Edmond Casarella Biography

Edmond Casarella




Edmond Casarella, printmaker, painter, sculptor, and teacher, was born in Newark, New Jersey on September 3, 1920. Upon his graduation from Cooper Union in 1942, he was hired by Anthony Velonis to print serigraphs at Creative Printmakers under the National Youth Administration which was part of the New Deal. The following year he created the poster for the 1943 exhibition, Artists for Victory. Casarella joined the U.S. Army in 1944 and, after his discharge, he enrolled at the Brooklyn Museum School where he studied printmaking with Gabor Peterdi. 

Casarella made his first paper relief print around 1948 and continued to experiment with the medium throughout his career. His work was shown in 1949 at the Laurel Gallery in New York and, in 1952, he was represented by Margaret Lowengrund at her prestigious fine print workshop and exhibition venue, Contemporaries Gallery - which later became the Pratt Graphic Art Center. In 1953, Casarella's work was included in the Young American Printmakers exhibition at the Museum of Modern Art and, in 1962, he was included in the widely traveled exhibition, American Prints Today. He received a Fulbright Fellowship in 1951, a Tiffany Award in 1955, and a Guggenheim Grant in 1960. These allowed him to travel throughout Italy and Greece. In the mid 1960s he began to shift his focus to sculpture, working in bronze, wood, and found object assemblage.

Casarella taught at the Brooklyn Museum from 1955 to 1960 and at Cooper Union and Finch College from 1969 to 1975. During the 1960s he taught courses at the Arts Students' League and Hunter College in Manhattan and had temporary teaching positions at the Pratt Institute, Yale University, Rutgers University, and Columbia University.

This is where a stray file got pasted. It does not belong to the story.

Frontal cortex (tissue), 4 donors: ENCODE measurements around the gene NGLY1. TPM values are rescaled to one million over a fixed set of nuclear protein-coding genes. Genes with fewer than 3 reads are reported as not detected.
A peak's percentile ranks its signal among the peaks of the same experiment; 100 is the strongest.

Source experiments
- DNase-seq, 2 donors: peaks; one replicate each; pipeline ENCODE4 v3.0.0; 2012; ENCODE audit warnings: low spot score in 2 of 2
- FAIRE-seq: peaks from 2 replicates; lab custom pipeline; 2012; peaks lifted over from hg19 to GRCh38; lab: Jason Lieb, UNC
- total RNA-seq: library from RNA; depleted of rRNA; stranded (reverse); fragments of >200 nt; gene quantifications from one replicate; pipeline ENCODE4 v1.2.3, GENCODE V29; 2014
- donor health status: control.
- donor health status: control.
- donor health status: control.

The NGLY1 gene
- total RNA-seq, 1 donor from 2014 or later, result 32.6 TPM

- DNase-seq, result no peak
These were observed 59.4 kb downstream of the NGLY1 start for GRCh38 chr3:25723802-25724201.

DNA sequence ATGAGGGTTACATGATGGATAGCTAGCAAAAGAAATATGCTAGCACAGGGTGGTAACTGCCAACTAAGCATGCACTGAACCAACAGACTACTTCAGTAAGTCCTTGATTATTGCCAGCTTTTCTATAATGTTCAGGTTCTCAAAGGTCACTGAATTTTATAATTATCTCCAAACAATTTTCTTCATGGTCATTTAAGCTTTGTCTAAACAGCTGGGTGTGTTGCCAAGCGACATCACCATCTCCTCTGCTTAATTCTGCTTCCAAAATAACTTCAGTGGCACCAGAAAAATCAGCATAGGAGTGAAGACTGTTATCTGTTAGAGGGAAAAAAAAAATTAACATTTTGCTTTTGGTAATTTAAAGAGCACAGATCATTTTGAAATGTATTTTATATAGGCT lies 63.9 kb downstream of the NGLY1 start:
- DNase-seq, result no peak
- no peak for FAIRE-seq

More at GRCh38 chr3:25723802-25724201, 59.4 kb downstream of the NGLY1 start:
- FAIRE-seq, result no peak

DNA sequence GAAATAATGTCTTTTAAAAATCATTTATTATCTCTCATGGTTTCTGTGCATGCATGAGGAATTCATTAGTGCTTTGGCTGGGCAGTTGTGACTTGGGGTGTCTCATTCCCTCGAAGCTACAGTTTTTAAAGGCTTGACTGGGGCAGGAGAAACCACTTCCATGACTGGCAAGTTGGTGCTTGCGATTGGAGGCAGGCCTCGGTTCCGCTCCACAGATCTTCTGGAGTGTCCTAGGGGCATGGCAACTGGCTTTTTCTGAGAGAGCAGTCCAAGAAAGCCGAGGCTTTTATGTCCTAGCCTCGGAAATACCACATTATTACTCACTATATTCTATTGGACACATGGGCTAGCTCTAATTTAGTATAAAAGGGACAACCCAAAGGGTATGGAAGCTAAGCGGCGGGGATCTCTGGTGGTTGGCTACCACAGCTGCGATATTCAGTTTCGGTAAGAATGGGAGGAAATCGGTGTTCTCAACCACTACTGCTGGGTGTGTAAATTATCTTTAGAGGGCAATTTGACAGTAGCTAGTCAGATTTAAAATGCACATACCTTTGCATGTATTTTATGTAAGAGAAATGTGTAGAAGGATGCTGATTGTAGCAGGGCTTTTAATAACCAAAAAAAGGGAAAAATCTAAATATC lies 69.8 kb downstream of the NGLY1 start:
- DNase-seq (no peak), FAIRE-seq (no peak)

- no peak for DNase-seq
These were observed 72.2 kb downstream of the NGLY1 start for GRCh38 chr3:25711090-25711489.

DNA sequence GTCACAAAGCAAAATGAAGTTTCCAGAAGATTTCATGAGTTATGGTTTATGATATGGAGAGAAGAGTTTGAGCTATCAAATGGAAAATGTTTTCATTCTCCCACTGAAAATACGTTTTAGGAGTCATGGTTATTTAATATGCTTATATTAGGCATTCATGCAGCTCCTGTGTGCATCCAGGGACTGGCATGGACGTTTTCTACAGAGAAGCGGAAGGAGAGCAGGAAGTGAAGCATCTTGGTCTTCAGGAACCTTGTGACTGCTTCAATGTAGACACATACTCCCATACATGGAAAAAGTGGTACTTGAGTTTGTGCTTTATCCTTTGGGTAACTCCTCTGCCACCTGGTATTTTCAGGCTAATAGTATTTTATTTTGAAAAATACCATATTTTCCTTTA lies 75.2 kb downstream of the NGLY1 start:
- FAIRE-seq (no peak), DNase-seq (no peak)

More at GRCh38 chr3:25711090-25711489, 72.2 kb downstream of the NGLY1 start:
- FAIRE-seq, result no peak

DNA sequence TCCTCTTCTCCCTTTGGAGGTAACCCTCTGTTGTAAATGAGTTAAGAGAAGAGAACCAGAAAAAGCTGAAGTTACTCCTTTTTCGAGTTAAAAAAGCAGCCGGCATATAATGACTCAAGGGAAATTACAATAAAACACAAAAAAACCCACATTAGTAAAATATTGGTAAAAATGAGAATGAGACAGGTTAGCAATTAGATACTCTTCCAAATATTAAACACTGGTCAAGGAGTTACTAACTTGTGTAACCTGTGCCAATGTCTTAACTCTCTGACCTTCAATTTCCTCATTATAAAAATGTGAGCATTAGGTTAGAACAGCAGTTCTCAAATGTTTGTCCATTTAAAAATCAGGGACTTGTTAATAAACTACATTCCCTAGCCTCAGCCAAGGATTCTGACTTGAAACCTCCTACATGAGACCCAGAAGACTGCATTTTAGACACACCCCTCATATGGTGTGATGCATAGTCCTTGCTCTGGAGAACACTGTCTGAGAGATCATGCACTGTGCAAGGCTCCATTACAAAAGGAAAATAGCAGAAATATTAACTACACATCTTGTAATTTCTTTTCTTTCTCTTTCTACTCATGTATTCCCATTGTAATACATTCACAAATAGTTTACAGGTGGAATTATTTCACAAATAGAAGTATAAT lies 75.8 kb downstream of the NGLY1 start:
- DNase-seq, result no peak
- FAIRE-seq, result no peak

Edmond Casarella was elected a National Academician of the National Academy of Design and his prints, paintings and sculpture have been included in a score of exhibitions in the United States and Eastern Europe, including the seminal "Young American Printmakers" exhibition at the Museum of Modern Art, 1952. Casarella’s work is represented in the collections of the the Whitney Museum, the Brooklyn Museum, and the Library of Congress, New York; the Smithsonian American Art Museum and the National Gallery of Art, Washington, D.C.; the Cleveland Museum of Art, Ohio; the Seattle Art Museum, Washington; the Speed Art Museum, University of Louisville, Kentucky; the Chazen Museum of Art, University of Wisconsin, Madison; the Worcester Art Museum, Massachusetts; the Greek National Museum in Athens; and the Australian National Museum, Canberra; among others.

Edmond Casarella died in Englewood, New Jersey on 13 February 1996.